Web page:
New York, NY (July 23, 2020)—Ron Gilmore Jr. can do it all. He’s produced and/or played keys on numerous Gold and Platinum-certified J. Cole records, including providing piano work on the Platinum-selling single “Crooked Smile,” which helped catapult Cole into superstardom. He’s worked on at least one project with every artist on Cole’s Dreamville record label, while also touring the world as Cole’s keyboardist for the better part of a decade. With all that going on, Gilmore still found time to release two albums—2016’s The Maturation of Little Ron and 2019’s Talking—and promote the latest one by touring the United States with breakout R&B artist Ari Lennox in 2019.
The Nashville, TN, native moved to New York City in 2010 and first linked up with Cole around that time—before the artist, Jay-Z’s first signee to Roc Nation, even had a hit. Gilmore fondly remembers the music magic he made in those early days before the money came: “That was the time when everybody’s money wasn’t up, as opposed to now where I’ll buy whatever gear I want. I just purchased a [Neumann] U87 microphone, but back then we couldn’t do that. We used to steal all kinds of VST plug-ins. Even the Logic I had wasn’t a real version of Logic. Everything that we had was bootleg.”
While those days are behind him now, working with Cole has taught him a number of valuable lessons that have served him well for more than a decade. “Sometimes it’s good to know your role, and function in that. Don’t try to be everything,” he shared. “That’s what Cole really liked about me. Even though I had all of these talents, when I first started working with him, I was just being a keyboard player. I just fit in the role I was given and that helped the whole operation,” Gilmore said.
Another lesson learned was to keep an open mind. As a multi-instrumentalist, he was staunchly against virtual instruments, dissatisfied with what he felt were weak-sounding digital replacements—that is, until he found the right ones to blend the digital with the authentic. Spectrasonics’ Trilian bass virtual instrument helped Gilmore expand from piano-based production to guitar-based production, and “allowed me to mimic bass and guitar sounds enough to sound real. The manipulation of the sound is what makes that possible.”
Other sounds helped shape an album that changed J. Cole’s entire career. “I was using these programs [like Audiobro’s] LA Scoring Strings and [Native Instruments’] Session Strings for the demo versions of all the strings I wanted on Born Sinner. We ended up recording it with real strings—the music made it on the album, but not the actual sounds.”
As a creative, he’s always open to experimentation, but Gilmore is also a traditionalist at heart and is immensely loyal to the equipment that has taken him from Nashville to the Grammys. No single instrument has received more unwavering dedication from him than the Nord Stage 1 compact 73-key stage keyboard. He carried it on his back throughout New York City when he landed in the metropolis in 2007, used it at least once on every song he touched on Ari Lennox’s 2019 debut album, Shea Butter Baby, and performed with it on stages around the world.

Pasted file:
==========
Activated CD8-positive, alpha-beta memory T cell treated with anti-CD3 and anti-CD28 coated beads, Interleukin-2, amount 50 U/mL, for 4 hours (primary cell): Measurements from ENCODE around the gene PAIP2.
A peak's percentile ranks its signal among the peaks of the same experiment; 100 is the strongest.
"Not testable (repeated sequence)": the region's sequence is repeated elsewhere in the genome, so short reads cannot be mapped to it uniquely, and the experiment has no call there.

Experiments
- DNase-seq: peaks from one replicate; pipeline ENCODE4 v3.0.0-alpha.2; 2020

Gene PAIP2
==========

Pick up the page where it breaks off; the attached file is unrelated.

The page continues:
“I loved it so much. I remember leaving one in a [taxi] cab and it was gone. I went on tour with Bas on the Too High to Riot Tour [in 2016] and I bought another one in France. It was more money, but the keyboard was so paramount in my live show, my recording and every facet of my musical journey, I had to have it.”
While Gilmore has worked with every Dreamville artist multiple times, there’s no question that he has the best musical chemistry with one of Dreamville’s first-ever artists, Bas, who was nominated earlier this year for a Best Rap Performance Grammy. Gilmore appraises their connection as closer than brotherhood, considering Bas “an extension of what I would like to be as an artist,” and adding that “as a producer, I’m an extension of the music Bas wanted to make.”
The producer/artist bond extends beyond the studio and, at times, consciousness itself. “We popped acid and stayed up all night working on the ‘Ricochet’ track,” Gilmore said. “To be frank, our relationship was traveling the world, making fire-ass music, and then going to the crib on acid or whatever and seeing how much we can open ourselves up.”
You may not always see Gilmore’s talent, but it’s always ready. He’s an artist, producer and instrumentalist all at once because each facet of his creativity informs the other. He doesn’t balance his talents; he lets the music at the moment draw out from him what is necessary for it to form. “My experience as an artist helps me relate to artists. It helps me know what to play like a keyboard player and gives me the space I need in order to truly express myself,” Gilmore said. “If I tried to be only one at one time, I’m just faking the funk. I’m not being authentic and genuine with what I really am.”
Ron Gilmore Jr • https://www.instagram.com/rongilmorejr